To mark World AIDS Day 2017, we have published a series of blog posts to highlight the important and varied research that takes places at Imperial. Three experts from Faculty of Medicine share their interest in HIV/AIDS which spans from the elusive vaccine to the economics of the epidemic.
World AIDS Day takes place annually on 1 December as an opportunity for people worldwide to unite in the fight against HIV and to show support for people living with HIV/AIDS.
Oncologist turned HIV expert
As a medical oncologist at Chelsea and Westminster Hospital, I specialise in the treatment of HIV-related cancers at the National Centre for HIV Malignancy – Europe’s largest research and treatment institute for these cancers. Over the last 25 years, I have seen an astonishing improvement in the outcomes of people diagnosed with both HIV and cancer, so that patients under my care with most HIV associated cancers now have the same overall survival as HIV negative patients. (more…)
To mark Movember, PhD student Akifumi Shibakawa explains how Movember cash is funding prostate cancer research at Imperial and how to get involved in the fundraising.
It’s that time of the year again, when men grow moustaches around the globe. It all started in 2003, when two guys in Australia had the idea to make moustache-growing fashionable again. For a greater cause, they made this campaign about men’s health and established the Movember Foundation. As you may know, the campaign became an international phenomenon, attracting over 300,000 participants in more than 20 countries in 2016. (more…)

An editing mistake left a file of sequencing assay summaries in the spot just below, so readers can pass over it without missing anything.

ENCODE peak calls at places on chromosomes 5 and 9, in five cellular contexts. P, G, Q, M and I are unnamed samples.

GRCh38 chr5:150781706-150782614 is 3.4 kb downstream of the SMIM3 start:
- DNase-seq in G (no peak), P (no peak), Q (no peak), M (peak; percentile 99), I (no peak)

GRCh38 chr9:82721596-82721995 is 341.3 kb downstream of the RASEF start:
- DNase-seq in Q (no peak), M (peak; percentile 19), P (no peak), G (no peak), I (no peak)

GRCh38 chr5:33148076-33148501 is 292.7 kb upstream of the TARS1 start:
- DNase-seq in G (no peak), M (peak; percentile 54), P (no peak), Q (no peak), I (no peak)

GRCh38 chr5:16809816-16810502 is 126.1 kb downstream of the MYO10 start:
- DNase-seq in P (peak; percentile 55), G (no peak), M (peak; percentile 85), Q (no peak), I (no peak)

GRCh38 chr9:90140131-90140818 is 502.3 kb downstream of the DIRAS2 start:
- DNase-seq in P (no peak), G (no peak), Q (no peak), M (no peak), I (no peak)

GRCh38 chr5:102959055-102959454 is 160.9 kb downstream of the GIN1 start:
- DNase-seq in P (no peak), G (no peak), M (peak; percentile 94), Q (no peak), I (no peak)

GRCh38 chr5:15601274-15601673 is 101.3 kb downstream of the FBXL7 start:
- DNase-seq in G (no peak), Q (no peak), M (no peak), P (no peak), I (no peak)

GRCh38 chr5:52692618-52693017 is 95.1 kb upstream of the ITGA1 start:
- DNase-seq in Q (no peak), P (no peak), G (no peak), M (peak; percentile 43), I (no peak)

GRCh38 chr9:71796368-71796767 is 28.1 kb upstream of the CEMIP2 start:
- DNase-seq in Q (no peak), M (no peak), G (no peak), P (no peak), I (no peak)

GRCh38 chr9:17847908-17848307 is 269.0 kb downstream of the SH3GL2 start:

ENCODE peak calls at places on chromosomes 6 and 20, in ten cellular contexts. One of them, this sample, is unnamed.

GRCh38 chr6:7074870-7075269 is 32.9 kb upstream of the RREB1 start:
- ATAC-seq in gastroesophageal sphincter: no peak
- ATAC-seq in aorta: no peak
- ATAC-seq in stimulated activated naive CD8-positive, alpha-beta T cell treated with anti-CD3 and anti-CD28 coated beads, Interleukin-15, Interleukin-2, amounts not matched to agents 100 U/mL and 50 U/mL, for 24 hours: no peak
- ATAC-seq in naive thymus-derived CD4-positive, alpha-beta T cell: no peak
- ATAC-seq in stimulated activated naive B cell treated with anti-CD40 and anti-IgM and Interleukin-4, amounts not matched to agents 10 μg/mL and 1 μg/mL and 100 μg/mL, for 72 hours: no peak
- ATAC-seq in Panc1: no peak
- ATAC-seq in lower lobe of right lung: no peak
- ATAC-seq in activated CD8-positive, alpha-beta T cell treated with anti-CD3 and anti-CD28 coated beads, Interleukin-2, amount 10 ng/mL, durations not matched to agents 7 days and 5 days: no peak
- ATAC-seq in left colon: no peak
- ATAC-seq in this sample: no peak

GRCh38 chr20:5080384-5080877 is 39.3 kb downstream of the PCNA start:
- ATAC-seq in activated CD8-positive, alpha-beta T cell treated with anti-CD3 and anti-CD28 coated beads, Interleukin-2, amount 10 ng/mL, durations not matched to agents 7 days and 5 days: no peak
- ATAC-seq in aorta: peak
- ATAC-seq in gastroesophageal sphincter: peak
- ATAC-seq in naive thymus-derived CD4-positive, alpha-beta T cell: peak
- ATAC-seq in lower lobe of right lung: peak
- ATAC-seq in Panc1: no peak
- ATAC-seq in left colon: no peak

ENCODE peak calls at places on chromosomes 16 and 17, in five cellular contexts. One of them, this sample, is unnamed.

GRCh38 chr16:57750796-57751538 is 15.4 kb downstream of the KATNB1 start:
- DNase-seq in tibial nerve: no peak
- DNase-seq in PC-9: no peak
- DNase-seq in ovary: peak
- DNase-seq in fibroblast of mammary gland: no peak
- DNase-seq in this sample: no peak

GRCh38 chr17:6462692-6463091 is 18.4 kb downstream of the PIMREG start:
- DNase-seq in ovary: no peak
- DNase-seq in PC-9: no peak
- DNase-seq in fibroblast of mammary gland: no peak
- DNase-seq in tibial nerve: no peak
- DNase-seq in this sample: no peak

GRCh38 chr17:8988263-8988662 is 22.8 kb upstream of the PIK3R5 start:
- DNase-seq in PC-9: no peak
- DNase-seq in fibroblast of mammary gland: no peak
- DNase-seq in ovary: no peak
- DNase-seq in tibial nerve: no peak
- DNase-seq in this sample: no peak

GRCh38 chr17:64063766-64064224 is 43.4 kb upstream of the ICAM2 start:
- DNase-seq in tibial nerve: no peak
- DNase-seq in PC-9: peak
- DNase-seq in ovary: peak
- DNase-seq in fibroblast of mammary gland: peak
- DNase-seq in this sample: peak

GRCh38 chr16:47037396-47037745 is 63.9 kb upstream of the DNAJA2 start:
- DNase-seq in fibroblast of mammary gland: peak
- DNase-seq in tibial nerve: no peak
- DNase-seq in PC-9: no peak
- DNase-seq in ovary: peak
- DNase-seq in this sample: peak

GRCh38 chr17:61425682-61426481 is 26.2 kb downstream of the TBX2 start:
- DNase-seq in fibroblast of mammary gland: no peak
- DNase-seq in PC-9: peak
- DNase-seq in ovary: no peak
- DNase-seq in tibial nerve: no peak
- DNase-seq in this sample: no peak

For Alcohol Awareness Week, Professor David Nutt explains how his latest research venture, an alcohol-free beverage, could address the dangers associated with alcohol consumption.
Most of us are aware that chronic, heavy alcohol consumption and binge drinking leads to a plethora of health issues including liver damage and addiction. However, many of us are still unaware of the dangers associated with even moderate alcohol consumption or the cumulative effects that alcohol can have on our health. So just what are those regular trips to the pub, or the frequent cocktails after work really costing us? (more…)
PhD student Philippa May reflects on being a scientist in the field blood cancer, from working in a leukaemia diagnostic laboratory to a research laboratory.
For the last 10 years I have been a clinical scientist in genetics working across various London NHS Trusts. Whilst I loved diagnostics, last year I left my job to complete my PhD. I worked in a part of life sciences called cytogenetics. This meant when a patient was diagnosed with blood cancer, I would analyse their chromosomes – the structures into which DNA is organised – from their blood or bone marrow to look for specific abnormalities. For some patients, this can lead to a definitive diagnosis. For others a refined prognosis, and in some, it’s simply a way of monitoring how well the patient’s leukaemia is responding to their treatment. (more…)